Every year in mid-May, I ask myself the same question, "How did I not see this coming?"
For the past few weeks I've been a sharing a car on the emotional roller-coaster ride with several graduating seniors -- students to whom I feel a special attachment. Many have "bucket lists" full of pre-graduation goals and activities. Others are retracing their steps on a sentimental journey through their college years. Laughter, tall tales, embarrassing moments, triumphs, defeats and tears. Lots of happy and sad tears. I know some of their stories well, and have spent the better part of our time together watching them struggle with mistakes, bounce back, grow up, and flourish.
The most authentic aspect of a liberal arts college is the people. Nearly 20 years ago, the wisest dean for whom I've ever worked told me, "A small college governs by relationship." This has guided my approach to advising students, collaborating with faculty and teaming with colleagues. Some of the best outcomes we've achieved are the products of shared decision-making, honest and clear communication, and student involvement every step of the way. You will not transform the intellectual or social culture of a small college campus unless the students are invested and involved.
Which brings me back to commencement. It's the metaphorical peak of our work with college students. They climb to the summit, and ... disappear on the other side. We walk with them for part of the trek, often suggesting a different path or even a "time out" for rest and recovery. A few are guided back to base camp for additional tools and supplies. Some of the strongest climbers to reach the peak are individuals who took a break when needed and returned to the ascent healthier, stronger, and more determined. They know who they are and I could not be more proud of their accomplishments. And I will sleep easier this summer -- so will they!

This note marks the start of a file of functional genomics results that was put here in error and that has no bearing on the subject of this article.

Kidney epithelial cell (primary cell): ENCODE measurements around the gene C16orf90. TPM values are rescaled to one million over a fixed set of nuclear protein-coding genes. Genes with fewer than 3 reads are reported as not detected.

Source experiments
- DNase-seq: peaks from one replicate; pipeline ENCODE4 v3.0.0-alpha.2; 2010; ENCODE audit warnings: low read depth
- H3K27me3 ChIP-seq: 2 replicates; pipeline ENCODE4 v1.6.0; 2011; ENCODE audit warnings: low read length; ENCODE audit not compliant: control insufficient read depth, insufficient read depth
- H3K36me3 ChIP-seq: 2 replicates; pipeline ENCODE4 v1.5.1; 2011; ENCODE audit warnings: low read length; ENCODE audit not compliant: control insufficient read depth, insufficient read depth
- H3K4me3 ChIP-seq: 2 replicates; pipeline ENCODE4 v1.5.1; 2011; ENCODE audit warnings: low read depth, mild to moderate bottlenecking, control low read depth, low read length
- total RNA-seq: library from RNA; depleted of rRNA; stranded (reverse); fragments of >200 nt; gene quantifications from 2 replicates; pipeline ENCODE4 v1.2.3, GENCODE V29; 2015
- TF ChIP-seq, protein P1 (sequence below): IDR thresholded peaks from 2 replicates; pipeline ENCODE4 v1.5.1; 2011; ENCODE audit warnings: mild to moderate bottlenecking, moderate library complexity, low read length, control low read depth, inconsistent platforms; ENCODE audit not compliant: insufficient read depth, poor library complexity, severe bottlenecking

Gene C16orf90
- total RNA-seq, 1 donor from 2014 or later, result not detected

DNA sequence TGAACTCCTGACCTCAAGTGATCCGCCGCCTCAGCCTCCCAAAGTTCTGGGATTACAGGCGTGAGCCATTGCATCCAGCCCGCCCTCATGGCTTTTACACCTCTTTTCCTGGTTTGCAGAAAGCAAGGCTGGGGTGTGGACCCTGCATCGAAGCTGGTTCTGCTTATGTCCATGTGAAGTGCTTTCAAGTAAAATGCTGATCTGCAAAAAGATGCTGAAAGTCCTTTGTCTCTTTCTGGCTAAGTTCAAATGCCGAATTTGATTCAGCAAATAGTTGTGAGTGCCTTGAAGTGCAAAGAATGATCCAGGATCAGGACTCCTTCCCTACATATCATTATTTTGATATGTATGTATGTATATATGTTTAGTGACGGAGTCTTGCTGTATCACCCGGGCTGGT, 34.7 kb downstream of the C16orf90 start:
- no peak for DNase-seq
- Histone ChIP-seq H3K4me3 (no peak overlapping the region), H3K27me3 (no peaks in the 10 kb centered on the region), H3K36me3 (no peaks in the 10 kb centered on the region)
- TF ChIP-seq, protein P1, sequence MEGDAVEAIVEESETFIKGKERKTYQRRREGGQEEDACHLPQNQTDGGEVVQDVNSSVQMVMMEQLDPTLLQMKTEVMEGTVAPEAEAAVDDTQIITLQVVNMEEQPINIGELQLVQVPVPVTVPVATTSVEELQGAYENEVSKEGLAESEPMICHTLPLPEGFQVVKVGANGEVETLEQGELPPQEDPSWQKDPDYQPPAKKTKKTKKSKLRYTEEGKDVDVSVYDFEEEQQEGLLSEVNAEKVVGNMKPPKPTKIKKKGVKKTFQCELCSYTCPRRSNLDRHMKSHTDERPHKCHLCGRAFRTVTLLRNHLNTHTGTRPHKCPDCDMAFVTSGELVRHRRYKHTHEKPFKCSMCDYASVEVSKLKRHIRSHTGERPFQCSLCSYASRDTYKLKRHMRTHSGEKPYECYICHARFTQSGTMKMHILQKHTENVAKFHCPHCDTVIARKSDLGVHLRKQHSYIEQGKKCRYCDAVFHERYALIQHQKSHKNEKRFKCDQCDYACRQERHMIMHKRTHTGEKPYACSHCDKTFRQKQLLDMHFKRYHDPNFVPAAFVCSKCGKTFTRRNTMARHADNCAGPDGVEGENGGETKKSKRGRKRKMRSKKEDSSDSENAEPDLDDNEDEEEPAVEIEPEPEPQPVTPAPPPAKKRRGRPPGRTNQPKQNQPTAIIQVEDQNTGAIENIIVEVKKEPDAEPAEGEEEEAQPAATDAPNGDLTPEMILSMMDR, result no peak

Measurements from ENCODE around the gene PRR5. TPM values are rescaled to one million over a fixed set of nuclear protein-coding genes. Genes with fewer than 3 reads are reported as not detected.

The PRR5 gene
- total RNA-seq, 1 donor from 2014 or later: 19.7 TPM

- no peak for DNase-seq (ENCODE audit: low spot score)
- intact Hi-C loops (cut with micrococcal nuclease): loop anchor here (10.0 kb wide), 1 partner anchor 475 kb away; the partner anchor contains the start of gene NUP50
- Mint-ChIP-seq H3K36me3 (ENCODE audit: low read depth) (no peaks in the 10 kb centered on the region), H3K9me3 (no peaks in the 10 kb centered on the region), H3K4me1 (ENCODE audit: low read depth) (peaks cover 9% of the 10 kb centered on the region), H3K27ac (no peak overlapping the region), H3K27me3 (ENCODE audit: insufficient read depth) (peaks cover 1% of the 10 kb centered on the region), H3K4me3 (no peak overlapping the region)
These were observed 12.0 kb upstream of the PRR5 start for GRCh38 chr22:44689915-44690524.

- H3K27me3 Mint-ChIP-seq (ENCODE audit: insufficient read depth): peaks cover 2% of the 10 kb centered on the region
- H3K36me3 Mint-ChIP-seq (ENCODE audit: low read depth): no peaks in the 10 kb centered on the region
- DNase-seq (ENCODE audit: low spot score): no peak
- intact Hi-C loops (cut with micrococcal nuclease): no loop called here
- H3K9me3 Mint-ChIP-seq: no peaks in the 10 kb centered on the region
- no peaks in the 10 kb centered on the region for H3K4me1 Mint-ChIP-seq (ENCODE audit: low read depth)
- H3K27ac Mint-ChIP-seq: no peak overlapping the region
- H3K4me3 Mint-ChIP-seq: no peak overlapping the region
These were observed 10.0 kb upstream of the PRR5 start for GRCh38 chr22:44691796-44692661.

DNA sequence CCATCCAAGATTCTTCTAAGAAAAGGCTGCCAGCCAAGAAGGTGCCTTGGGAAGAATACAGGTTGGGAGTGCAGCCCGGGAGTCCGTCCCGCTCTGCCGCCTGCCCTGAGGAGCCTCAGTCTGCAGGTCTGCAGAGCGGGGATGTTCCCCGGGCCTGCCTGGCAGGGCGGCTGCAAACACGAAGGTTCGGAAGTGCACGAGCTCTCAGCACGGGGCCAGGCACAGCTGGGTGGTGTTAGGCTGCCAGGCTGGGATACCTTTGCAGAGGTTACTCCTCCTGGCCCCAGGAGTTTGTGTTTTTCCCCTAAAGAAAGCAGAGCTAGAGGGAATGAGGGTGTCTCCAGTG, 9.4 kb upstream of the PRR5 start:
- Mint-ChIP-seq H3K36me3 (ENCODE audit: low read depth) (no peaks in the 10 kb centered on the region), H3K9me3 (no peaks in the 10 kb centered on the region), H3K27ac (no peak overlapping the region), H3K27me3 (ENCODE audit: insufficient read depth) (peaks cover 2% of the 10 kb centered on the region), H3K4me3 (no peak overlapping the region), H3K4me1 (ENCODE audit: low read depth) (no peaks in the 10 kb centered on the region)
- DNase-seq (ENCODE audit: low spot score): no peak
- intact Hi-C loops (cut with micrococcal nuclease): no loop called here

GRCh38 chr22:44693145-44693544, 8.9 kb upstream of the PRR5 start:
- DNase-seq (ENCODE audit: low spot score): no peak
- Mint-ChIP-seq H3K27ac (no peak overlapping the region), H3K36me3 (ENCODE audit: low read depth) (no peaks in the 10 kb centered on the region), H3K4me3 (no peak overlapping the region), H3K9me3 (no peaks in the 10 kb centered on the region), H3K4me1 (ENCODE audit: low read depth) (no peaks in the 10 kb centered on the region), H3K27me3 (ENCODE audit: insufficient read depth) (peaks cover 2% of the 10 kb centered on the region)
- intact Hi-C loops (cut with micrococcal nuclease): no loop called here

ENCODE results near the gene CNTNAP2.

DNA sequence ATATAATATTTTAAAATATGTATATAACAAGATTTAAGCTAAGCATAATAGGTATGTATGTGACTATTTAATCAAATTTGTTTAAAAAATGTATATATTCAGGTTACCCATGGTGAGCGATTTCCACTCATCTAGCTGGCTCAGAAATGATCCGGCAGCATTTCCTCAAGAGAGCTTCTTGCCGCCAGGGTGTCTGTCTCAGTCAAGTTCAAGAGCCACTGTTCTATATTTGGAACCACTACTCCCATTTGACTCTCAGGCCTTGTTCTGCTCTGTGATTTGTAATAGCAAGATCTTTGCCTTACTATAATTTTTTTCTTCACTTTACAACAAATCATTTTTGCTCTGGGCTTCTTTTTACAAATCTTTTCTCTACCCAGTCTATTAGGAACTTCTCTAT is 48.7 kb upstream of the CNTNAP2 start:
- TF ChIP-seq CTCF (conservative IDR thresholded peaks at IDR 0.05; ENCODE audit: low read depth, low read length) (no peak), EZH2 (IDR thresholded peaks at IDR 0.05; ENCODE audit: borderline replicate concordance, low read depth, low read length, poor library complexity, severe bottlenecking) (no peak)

While enjoying dinner with a lively group of seniors last week -- all possessing impressive bucket lists -- I commented that they are once again living in two worlds. Much like their young first-year selves, their attention is divided -- each has one foot in college and one foot leading toward the next big adventure. The next climb. We joked that I am like a Sherpa -- students come and go (up and down the mountain) but I stick around and get ready for the next group. We have become friends and they are leaving.
Happy and sad tears.
Congratulations to the Class of 2013 college graduates everywhere, but especially the lucky Class of '13 at Colgate University. Steady on. Keep climbing.